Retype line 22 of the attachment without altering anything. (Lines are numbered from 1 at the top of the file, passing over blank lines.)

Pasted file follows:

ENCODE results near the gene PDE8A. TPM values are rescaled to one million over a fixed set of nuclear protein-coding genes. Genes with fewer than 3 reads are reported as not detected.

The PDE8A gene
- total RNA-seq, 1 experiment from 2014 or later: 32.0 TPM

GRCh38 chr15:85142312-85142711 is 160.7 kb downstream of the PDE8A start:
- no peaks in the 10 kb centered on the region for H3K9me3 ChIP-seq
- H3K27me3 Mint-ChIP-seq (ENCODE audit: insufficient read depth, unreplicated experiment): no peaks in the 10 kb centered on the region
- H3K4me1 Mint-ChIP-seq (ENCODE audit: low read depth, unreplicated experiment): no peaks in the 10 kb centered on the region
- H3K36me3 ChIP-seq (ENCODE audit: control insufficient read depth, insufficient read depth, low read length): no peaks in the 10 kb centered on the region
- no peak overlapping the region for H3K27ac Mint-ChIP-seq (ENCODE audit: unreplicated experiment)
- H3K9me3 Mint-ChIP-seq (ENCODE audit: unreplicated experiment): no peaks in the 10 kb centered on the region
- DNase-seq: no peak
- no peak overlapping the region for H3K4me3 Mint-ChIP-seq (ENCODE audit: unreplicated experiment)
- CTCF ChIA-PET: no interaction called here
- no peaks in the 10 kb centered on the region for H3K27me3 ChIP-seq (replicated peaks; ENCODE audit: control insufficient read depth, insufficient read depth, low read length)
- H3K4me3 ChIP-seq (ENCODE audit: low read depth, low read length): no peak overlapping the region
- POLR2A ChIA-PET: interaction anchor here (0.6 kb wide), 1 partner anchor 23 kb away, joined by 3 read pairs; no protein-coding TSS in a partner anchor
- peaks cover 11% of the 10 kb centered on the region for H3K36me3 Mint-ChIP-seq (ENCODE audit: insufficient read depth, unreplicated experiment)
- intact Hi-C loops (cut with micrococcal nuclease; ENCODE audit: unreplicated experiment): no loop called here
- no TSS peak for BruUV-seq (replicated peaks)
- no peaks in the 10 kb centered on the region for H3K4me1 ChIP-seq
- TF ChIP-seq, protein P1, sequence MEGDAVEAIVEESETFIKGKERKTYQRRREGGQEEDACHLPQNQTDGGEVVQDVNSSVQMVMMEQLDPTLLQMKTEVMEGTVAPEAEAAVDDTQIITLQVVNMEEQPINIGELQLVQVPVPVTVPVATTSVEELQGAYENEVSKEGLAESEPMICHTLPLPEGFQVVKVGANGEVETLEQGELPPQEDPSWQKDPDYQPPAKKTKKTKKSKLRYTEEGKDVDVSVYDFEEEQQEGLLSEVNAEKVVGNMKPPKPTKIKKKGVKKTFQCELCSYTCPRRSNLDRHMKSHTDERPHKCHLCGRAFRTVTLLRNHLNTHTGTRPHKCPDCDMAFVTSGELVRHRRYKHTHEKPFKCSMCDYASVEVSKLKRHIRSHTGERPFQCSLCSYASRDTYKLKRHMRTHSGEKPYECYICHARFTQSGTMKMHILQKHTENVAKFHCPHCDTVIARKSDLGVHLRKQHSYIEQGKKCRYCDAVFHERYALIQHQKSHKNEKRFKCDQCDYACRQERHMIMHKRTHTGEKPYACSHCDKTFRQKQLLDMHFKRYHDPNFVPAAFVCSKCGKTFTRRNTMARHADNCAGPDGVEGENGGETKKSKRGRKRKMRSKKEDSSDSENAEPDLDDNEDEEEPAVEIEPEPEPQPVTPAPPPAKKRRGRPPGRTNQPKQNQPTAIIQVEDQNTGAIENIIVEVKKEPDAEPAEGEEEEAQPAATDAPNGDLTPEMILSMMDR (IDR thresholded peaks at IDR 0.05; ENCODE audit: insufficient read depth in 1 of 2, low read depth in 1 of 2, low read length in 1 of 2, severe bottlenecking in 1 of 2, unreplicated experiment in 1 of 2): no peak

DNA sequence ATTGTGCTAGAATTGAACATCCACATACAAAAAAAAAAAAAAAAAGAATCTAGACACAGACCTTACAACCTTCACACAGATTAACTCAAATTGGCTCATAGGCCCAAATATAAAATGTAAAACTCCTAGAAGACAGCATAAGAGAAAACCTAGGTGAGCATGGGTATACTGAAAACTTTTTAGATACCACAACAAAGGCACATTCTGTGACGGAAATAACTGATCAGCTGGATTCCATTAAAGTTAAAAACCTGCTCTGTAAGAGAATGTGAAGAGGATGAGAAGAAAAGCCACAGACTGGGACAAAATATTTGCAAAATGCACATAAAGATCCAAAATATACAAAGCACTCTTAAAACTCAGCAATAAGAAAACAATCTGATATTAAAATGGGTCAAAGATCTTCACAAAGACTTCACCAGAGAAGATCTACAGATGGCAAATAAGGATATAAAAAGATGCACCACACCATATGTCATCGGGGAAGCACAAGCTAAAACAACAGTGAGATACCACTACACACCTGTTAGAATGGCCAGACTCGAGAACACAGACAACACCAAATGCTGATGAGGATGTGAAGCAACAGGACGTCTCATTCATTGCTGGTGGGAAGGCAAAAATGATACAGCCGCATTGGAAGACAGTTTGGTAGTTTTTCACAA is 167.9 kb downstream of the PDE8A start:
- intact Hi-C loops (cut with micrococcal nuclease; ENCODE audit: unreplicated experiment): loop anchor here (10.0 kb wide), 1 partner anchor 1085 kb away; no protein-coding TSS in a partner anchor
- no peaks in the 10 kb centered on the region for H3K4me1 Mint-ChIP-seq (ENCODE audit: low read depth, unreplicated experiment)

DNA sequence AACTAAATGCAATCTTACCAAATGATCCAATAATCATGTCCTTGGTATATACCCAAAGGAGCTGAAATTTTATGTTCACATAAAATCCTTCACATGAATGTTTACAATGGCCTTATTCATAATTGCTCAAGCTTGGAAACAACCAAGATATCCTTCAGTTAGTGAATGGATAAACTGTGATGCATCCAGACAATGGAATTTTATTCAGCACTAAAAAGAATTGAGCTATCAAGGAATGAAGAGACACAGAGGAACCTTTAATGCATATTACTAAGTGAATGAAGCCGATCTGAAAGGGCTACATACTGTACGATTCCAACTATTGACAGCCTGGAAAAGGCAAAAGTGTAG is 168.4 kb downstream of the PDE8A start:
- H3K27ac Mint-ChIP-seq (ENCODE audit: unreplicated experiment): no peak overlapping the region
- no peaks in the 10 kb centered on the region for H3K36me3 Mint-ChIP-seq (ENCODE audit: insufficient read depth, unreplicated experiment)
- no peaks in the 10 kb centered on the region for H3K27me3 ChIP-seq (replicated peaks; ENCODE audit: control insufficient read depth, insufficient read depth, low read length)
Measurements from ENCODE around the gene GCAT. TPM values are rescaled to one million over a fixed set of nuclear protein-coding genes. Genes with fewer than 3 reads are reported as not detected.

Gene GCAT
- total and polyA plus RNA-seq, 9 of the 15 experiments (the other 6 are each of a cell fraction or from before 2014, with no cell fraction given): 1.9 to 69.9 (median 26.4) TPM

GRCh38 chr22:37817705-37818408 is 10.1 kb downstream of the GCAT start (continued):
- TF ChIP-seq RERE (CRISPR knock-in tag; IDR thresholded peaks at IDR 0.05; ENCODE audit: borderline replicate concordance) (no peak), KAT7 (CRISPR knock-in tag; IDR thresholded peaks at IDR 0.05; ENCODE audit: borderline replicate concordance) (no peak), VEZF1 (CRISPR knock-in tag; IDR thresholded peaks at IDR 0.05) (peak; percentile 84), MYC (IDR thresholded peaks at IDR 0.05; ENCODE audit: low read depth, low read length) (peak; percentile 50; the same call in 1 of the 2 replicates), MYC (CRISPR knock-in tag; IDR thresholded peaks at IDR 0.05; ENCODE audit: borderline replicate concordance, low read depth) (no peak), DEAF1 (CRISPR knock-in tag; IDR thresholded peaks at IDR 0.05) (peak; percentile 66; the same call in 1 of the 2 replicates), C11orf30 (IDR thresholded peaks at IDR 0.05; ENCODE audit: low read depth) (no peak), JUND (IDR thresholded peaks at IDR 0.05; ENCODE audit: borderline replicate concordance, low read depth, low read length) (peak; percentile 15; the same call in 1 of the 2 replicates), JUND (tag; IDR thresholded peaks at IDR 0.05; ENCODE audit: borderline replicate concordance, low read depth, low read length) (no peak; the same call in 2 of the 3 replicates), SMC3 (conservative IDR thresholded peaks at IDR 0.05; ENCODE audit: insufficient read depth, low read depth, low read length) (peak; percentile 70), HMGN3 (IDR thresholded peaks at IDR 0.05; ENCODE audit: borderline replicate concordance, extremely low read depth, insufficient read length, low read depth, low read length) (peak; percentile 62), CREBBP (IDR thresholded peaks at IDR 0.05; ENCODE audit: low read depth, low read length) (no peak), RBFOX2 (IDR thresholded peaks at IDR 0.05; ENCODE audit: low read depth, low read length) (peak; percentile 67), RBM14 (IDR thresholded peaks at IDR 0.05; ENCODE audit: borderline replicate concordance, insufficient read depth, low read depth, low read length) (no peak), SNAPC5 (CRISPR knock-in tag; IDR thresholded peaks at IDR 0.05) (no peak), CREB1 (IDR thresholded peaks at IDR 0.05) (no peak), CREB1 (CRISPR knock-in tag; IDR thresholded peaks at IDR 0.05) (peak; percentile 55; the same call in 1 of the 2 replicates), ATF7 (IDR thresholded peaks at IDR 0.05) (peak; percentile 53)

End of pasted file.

DNA sequence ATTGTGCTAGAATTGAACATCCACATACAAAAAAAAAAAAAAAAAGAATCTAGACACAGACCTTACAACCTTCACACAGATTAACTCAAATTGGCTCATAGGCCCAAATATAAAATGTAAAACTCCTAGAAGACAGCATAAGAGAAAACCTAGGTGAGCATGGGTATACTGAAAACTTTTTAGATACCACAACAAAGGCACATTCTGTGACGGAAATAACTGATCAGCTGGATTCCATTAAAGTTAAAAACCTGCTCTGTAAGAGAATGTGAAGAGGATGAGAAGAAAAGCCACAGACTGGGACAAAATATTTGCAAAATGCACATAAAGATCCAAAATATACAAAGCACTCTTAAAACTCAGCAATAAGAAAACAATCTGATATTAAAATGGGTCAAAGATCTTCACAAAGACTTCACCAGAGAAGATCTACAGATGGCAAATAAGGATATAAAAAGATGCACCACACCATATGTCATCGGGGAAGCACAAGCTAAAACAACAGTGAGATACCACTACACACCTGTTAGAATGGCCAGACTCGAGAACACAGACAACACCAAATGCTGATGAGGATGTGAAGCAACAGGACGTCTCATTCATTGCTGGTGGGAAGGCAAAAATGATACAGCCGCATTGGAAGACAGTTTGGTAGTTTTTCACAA is 167.9 kb downstream of the PDE8A start: